How can we prevent future tragedies like the shooting that took place in Roseburg, Ore., on Thursday?
Some doctors believe that the key to preventing this kind of violence is to literally treat it like disease. One is Gary Slutkin, an epidemiologist who spent a decade fighting AIDS, tuberculosis and cholera in Asia and Africa.
After returning to the U.S. in the 1990s, Slutkin had a realization. The patterns of violence he saw in U.S. cities looked eerily similar to how he had seen infectious disease spread in communities around the world. He went on to found a group called Cure Violence, which advocates treating violence with the same public health approaches that are widely used to fight disease.
This model is being used to prevent community violence in 15 U.S. cities and seven countries, the group says. But Slutkin believes that it has a much bigger role to play in helping to the U.S. address the tragedy of mass shootings, like the one that occurred in Roseburg.
I spoke with Slutkin, who now teaches at the University of Illinois at Chicago School of Public Health, about why he sees violence in America as an unrecognized epidemic. This interview has been edited for length and clarity.
Treating violence as a public health issue is still somewhat controversial in the U.S. For example, the NRA pushed to delay the confirmation of U.S. Surgeon General Vivek Murthy last year after he said that that gun violence should be treated as a public health issue. What’s the history of this idea?
What has been meant by this in the past is that you can approach violence with epidemiological methods, which essentially means that you can apply science to it, figure out where it is, and predict it.
But we’ve gotten much more sophisticated since then, and now we have very specific health methods for reducing it. We understand that the people doing violence have picked up a set of behavioral patterns by the way the brain copies things. And also that people follow their peers, and there are strong brain processes that encourage you to do that.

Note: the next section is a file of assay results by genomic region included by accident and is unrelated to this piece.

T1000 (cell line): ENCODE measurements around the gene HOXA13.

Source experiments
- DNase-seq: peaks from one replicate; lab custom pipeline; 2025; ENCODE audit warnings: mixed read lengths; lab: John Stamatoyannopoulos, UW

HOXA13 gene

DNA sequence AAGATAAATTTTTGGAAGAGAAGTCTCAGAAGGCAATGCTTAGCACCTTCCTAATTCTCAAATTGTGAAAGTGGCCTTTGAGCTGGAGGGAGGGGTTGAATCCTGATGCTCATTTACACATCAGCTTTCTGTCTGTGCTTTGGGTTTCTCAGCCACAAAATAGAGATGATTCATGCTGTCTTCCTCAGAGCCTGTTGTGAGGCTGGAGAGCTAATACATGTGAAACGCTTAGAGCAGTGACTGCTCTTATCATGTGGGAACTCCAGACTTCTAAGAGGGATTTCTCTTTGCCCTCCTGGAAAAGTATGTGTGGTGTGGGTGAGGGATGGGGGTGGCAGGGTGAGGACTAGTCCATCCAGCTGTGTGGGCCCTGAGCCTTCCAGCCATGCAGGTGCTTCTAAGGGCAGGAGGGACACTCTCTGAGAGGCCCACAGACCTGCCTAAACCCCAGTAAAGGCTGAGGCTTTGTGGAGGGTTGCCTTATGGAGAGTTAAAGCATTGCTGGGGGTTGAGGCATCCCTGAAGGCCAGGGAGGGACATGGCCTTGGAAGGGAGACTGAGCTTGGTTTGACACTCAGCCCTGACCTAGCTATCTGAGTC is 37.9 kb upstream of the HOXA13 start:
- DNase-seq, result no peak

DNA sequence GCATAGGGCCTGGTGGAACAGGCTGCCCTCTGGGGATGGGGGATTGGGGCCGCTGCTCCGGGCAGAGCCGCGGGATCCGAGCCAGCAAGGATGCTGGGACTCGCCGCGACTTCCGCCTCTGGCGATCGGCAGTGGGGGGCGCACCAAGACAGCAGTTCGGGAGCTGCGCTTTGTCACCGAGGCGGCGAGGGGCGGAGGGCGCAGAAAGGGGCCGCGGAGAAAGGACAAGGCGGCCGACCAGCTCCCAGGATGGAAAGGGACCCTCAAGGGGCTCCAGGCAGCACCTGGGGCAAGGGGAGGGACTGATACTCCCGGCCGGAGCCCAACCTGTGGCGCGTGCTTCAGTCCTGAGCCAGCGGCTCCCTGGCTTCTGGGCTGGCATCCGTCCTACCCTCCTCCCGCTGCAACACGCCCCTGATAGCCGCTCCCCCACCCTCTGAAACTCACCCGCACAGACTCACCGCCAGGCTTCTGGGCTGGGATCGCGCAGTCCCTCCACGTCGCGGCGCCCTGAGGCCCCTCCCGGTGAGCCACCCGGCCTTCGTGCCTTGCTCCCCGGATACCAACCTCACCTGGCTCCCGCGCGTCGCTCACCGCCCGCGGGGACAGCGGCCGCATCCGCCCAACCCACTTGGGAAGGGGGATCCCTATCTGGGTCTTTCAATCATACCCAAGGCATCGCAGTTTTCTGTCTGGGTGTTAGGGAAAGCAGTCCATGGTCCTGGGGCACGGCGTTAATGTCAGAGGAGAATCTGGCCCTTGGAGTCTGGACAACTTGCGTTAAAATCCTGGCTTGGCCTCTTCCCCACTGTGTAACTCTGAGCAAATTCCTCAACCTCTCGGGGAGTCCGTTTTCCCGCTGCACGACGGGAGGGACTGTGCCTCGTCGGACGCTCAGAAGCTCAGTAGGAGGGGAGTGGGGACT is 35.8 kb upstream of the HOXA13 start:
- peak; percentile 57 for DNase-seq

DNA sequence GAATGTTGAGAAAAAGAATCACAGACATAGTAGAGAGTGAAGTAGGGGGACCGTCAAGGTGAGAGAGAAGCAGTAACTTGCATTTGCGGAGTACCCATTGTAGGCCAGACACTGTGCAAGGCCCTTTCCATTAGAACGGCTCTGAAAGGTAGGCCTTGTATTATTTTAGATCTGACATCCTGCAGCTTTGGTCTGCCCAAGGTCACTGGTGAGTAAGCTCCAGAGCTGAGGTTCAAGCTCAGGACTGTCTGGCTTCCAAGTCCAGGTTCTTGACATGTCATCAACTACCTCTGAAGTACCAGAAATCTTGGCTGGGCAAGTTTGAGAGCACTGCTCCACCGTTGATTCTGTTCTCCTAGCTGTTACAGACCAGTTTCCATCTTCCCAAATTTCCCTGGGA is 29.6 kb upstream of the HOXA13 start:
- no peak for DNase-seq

If you go beyond thinking about violence as a moral problem and instead try to understand it as a health issue, many things that were previously unexplainable can be explained. People are always saying “senseless acts of violence,” but that’s really because we haven’t made sense of it.
What is the main opposition to this idea?
There are health researchers who are highly focused on guns themselves, and they think that it being a health problem has something to do with that, and it doesn’t necessarily. Our scientific understanding at the Institute of Medicine is much more fundamental -- it’s understanding behavior. Arguably the most important thing that we do in public health is change behavior, such as eating, smoking, exercise, sex.
The end game here is really to understand and change the behaviors. And we’ve been able to show that you can drop the amount of shootings and killings very fast by using health-based detection and behavior change methods. Health workers can drop the numbers of shootings and killings in a neighborhood 50%, 70%, up to 100%.
How do health workers do that specifically?
In cities like Chicago, Baltimore, Kansas City and New York, there are workers called interrupters. And their job is to find out who is upset or angry or thinking about doing a shooting. No event has happened yet, but maybe someone was mad at someone last night at a party, or someone messed around with somebody’s girlfriend.
Because of how they were selected and trained, those interrupters are trusted, and they find out who is at risk in the neighborhood. These workers approach the person, and they help cool people down and try to find some kind of resolution. And the research has shown that we can stop those events.